13. An alloy according to claim 1 wherein said additional metallic elements consist essentially of 5%-30% vanadium with the balance essentially manganese.

14. An alloy according to claim 1 wherein said additional metallic elements consist essentially of 5%50% silicon with the balance essential nickel.

15. An alloy according to claim 1 wherein said additional metallic elements consist essentially of 5%65% silicon with the balance essentially iron.

16. An alloy according to claim 1 wherein said additional metallic elements consist essentially of 5%70% silicon with the balance essentially cobalt.

17. An alloy according to claim 1 wherein said additional metallic elements consist essentially of 5%-60% silicon with the balance essentially vanadium.

18. An alloy according to claim 1 wherein said additional metallic elements consist essentially of 1%20% boron with the balance essentially eolumbium.

5 References Cited UNITED STATES PATENTS 1,807,581 6/1931 Bates 75l76 2,179,836 11/1939 Wisler 75-176 10 CARL D. QUARFORTH, Primary Examiner R. L. TATE, Assistant Examiner US. Cl. X.R. 15 75122.5, 176

Referenced by
Citing PatentFiling datePublication dateApplicantTitle
US3958316 *Nov 29, 1973May 25, 1976P. R. Mallory & Co., Inc.Liquid phase-sintered molybdenum base alloys having additives and shaping members made therefrom
US4144022 *Apr 11, 1977Mar 13, 1979Amax Inc.Furnace rollers
US4235630 *Sep 5, 1978Nov 25, 1980Caterpillar Tractor Co.Wear-resistant molybdenum-iron boride alloy and method of making same
US5595616 *Jun 7, 1995Jan 21, 1997United Technologies CorporationMethod for enhancing the oxidation resistance of a molybdenum alloy, and a method of making a molybdenum alloy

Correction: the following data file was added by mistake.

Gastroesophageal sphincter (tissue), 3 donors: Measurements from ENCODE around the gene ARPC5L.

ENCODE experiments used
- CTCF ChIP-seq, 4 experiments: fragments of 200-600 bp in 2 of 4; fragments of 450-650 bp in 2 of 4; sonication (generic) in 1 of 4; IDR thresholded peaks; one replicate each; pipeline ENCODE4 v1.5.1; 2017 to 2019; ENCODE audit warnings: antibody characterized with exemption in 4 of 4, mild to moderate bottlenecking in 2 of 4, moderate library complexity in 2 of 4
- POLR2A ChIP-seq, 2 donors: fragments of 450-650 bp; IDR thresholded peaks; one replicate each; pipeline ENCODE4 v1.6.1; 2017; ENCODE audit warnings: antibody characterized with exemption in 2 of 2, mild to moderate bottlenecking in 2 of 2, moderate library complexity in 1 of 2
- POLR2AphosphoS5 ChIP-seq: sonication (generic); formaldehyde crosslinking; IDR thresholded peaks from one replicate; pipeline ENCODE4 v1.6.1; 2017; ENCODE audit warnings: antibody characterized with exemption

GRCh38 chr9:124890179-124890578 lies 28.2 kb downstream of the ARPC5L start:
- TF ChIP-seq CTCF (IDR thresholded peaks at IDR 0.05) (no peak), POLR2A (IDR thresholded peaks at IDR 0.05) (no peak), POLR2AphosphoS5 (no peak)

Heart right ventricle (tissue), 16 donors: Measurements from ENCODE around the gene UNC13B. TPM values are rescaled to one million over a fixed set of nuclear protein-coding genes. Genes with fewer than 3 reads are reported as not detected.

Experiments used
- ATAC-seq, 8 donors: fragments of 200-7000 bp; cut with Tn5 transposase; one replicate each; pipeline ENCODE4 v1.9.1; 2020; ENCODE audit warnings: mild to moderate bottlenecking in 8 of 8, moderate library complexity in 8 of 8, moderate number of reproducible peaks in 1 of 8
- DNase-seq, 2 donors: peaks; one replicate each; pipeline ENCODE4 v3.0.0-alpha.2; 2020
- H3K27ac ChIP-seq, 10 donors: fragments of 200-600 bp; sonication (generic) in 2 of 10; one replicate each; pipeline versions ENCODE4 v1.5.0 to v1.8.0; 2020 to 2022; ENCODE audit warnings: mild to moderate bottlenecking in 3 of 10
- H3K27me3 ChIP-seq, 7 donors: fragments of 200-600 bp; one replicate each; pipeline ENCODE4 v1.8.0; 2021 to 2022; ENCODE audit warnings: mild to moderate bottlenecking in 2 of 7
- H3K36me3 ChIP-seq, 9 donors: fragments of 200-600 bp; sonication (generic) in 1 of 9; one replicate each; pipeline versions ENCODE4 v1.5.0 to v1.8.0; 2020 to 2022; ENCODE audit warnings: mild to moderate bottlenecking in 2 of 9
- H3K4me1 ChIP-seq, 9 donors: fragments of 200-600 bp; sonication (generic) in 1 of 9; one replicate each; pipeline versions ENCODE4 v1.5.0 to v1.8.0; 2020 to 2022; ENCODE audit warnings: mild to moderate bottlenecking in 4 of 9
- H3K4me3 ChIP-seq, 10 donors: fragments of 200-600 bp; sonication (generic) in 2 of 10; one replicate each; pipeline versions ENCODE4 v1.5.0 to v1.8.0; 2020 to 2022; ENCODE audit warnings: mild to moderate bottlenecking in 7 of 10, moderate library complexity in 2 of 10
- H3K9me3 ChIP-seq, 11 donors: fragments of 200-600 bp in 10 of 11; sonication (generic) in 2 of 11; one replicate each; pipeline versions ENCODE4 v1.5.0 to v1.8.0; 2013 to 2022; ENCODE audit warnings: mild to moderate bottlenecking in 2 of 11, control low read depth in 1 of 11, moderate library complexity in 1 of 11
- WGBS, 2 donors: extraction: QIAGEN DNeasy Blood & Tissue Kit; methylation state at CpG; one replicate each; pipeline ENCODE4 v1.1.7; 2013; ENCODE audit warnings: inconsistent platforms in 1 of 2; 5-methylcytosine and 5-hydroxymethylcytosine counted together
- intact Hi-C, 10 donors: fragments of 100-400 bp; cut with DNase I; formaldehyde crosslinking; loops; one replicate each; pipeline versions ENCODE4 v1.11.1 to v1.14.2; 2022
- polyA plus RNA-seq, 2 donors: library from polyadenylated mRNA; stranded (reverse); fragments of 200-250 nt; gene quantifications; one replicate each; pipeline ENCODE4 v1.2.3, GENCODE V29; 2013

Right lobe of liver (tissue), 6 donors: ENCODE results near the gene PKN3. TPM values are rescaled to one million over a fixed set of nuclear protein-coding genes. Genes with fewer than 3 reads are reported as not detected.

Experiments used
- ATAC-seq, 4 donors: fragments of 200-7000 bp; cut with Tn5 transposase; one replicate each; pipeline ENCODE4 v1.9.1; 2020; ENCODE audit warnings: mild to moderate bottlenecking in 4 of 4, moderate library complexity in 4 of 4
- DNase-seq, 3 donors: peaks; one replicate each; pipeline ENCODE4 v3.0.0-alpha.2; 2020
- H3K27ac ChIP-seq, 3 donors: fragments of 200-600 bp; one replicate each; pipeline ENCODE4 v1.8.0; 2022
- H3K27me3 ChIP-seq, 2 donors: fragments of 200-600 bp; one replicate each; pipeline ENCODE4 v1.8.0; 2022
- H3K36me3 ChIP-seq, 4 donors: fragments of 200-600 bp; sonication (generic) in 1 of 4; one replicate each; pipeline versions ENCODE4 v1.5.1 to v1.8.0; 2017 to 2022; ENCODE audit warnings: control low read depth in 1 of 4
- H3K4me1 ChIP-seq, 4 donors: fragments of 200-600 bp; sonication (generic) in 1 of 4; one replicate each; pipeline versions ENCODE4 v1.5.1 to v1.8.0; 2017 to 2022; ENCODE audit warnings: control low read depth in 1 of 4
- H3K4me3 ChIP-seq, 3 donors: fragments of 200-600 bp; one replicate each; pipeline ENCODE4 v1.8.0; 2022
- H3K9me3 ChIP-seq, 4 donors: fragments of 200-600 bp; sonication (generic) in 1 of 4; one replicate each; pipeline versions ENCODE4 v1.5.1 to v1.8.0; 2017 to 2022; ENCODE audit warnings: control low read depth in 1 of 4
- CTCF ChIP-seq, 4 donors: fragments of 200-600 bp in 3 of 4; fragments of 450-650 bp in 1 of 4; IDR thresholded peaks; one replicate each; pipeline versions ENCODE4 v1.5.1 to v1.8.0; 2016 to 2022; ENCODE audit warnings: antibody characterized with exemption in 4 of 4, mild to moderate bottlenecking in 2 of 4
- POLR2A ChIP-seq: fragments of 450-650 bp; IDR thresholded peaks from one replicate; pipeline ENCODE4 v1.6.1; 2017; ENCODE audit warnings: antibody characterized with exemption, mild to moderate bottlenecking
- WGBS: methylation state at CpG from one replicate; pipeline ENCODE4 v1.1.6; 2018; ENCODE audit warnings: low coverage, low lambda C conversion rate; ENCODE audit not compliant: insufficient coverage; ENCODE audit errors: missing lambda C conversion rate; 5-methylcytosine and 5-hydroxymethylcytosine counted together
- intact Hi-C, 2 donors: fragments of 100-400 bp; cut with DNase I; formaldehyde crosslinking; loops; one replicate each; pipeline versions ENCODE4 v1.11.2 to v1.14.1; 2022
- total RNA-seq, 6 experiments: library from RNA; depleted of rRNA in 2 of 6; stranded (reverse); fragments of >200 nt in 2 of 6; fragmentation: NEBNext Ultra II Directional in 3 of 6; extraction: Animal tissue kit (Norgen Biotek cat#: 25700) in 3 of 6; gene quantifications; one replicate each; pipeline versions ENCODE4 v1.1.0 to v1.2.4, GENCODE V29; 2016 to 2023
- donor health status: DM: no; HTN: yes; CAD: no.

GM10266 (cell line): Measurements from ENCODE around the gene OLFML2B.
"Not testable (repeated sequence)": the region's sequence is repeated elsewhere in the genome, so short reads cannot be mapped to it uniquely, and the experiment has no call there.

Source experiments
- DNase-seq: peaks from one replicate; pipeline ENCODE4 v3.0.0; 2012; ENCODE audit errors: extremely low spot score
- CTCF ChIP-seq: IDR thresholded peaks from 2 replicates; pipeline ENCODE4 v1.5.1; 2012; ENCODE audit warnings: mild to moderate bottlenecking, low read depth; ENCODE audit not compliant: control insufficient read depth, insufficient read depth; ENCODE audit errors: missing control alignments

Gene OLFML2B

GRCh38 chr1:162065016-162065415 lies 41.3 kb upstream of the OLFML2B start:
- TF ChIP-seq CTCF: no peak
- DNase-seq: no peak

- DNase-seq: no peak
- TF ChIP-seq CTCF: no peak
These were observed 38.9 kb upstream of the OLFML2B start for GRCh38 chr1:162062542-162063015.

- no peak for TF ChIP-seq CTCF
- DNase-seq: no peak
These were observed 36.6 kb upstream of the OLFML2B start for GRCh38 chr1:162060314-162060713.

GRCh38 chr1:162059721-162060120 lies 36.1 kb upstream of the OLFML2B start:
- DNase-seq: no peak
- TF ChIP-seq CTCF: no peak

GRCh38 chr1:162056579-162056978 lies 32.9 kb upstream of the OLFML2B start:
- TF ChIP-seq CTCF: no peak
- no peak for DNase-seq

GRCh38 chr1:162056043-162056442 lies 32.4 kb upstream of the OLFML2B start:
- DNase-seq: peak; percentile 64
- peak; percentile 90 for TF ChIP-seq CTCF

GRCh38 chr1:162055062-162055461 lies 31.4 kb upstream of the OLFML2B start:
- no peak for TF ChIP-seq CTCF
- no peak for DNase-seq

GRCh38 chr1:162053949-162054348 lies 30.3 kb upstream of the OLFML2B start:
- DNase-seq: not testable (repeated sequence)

US5693156 *Jan 17, 1995Dec 2, 1997United Technologies CorporationOxidation resistant molybdenum alloy
US6066191 *May 21, 1998May 23, 2000Kabushiki Kaisha Toyota Chuo KenkyushoHard molybdenum alloy, wear resistant alloy and method for manufacturing the same
US6156443 *Mar 24, 1998Dec 5, 2000National Research Council Of CanadaMethod of producing improved erosion resistant coatings and the coatings produced thereby
EP0882806A1 *May 20, 1998Dec 9, 1998Kabushiki Kaisha Toyota Chuo KenkyushoHard molybdenum alloy, wear resistant alloy and method for manufacturing the same
WO1980000575A1 *Jul 16, 1979Apr 3, 1980Caterpillar Tractor CoWear-resistant molybdenum-iron boride alloy and method of making same
Classifications
U.S. Classification75/244, 75/245, 420/429
International ClassificationC22C1/04, C22C27/00, C22C27/04
Cooperative ClassificationC22C1/045, C22C27/04
European ClassificationC22C27/04, C22C1/04F